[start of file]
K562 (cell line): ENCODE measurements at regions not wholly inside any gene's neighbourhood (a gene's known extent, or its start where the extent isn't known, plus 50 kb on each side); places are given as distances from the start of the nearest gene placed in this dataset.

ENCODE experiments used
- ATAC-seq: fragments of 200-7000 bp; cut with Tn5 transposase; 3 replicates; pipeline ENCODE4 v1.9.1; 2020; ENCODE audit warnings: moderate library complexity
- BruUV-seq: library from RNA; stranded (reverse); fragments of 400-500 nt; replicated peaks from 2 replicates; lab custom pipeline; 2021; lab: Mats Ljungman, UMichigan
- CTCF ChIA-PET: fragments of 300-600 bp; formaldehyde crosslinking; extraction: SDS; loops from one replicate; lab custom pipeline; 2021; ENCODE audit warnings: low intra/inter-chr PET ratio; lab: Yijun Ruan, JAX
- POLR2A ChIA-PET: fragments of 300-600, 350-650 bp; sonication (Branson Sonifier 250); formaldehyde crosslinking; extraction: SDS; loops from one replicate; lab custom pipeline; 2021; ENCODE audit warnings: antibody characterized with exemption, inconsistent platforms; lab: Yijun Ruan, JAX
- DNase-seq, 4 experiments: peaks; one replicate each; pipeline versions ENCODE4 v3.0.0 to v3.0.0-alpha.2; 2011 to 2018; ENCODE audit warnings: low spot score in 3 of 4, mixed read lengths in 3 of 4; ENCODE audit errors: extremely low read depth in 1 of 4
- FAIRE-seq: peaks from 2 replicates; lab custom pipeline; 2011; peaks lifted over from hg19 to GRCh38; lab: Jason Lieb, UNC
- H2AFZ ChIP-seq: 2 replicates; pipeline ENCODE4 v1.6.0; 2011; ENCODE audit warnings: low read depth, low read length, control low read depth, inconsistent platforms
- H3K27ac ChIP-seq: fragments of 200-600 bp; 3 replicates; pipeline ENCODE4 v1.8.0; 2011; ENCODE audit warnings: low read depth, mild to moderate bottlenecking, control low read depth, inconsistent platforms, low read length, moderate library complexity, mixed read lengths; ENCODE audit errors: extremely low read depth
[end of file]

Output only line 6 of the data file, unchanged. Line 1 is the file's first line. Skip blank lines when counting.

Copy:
- POLR2A ChIA-PET: fragments of 300-600, 350-650 bp; sonication (Branson Sonifier 250); formaldehyde crosslinking; extraction: SDS; loops from one replicate; lab custom pipeline; 2021; ENCODE audit warnings: antibody characterized with exemption, inconsistent platforms; lab: Yijun Ruan, JAX